Women need to see birth as an every day part of life. It can be (for the most part) amazing and incredible, it can also be scary, and occasionally tragic.

I don't know the media is all to blame, I think women have to take some responsibility too.

Women who have normal (dare I say, boring) births where things just pottered along, don't tend to shout it from the roof tops, those that have more of a dramatic story or had serene and tranquil home births often get their stories out there more because they make for more interesting reading or more controversial discussion.

There is also not the occasion in most girl/woman's life to be a part of birth. Girls don't tend to grow up having witnessed their own mothers giving birth to their siblings. There is no "red tent" where women talk about their boring normal births, thus what we learn is from books, the media and our "louder" friends.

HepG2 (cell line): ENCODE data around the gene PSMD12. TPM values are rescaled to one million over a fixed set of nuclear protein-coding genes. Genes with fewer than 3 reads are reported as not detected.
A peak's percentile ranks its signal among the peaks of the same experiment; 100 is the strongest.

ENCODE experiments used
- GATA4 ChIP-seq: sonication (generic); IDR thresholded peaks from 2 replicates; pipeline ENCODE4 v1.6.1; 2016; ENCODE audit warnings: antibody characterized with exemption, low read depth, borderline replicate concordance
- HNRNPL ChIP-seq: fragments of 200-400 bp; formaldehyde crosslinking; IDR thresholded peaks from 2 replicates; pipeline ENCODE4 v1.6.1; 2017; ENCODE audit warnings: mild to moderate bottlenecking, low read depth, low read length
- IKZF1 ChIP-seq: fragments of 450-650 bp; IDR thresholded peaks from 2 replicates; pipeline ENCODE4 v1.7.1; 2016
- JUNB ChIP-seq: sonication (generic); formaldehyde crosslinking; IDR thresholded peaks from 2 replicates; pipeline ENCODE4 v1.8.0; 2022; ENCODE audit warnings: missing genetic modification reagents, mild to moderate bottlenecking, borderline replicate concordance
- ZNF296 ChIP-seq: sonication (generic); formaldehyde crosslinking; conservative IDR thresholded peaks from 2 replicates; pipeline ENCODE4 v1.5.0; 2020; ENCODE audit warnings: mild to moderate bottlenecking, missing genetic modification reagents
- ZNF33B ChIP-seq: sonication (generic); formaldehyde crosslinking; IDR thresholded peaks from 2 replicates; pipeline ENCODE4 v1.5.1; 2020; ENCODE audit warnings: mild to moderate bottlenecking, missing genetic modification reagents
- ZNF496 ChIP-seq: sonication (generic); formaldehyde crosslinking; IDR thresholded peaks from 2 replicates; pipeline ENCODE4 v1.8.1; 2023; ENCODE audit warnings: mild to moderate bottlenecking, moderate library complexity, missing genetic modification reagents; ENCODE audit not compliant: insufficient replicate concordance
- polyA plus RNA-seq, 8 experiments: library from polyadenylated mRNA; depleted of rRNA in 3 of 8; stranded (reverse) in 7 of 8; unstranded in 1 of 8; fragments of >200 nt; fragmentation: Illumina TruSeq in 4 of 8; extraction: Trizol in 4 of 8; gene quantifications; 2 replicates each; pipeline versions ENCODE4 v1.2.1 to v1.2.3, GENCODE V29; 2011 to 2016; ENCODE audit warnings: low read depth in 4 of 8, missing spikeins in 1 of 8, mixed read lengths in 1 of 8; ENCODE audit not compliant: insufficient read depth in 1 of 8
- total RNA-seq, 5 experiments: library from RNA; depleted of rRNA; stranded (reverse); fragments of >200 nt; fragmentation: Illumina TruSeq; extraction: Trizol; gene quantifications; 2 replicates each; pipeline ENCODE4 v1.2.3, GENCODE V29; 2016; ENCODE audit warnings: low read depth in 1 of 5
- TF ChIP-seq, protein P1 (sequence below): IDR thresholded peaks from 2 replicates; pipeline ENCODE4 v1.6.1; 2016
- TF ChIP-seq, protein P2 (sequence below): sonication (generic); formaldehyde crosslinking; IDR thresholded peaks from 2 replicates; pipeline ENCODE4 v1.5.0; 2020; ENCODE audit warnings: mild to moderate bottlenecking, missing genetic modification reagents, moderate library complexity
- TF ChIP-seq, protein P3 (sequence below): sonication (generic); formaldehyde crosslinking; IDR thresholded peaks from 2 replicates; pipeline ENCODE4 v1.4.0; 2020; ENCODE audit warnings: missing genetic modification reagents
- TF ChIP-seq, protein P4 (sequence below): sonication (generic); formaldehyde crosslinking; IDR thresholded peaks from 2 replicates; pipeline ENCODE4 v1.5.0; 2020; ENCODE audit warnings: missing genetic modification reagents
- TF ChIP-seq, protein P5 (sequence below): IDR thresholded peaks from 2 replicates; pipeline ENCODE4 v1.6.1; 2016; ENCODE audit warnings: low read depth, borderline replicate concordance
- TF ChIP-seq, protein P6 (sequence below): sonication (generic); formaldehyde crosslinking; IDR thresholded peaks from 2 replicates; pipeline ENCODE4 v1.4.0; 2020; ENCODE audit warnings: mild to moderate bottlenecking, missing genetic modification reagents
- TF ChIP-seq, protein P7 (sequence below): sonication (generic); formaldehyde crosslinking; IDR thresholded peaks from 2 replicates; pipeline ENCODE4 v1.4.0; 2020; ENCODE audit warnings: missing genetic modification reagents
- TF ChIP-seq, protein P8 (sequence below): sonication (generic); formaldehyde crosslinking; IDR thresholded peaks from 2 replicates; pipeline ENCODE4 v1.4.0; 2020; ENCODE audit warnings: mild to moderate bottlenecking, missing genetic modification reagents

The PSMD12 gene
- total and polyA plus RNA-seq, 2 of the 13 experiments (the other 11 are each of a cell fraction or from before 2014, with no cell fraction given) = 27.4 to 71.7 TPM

Birth, for the most part, is hidden away from the public eye, apart from when the media gets it’s juicy paws on it and pimps it up. Even One Born Every Minute spends less time on the normal births than it does on the ones that have an interesting story or a dramatic complication.

Each "side" then tends to draw this debate from the other (bit like the breast vs bottle) that then paints this picture that birth is either callous and degrading or fairy lights and lotus births, which is normally the extreme in both respects. All those births that don't fit either category are not spoken about.

Women need to know that a natural birth will do its own thing.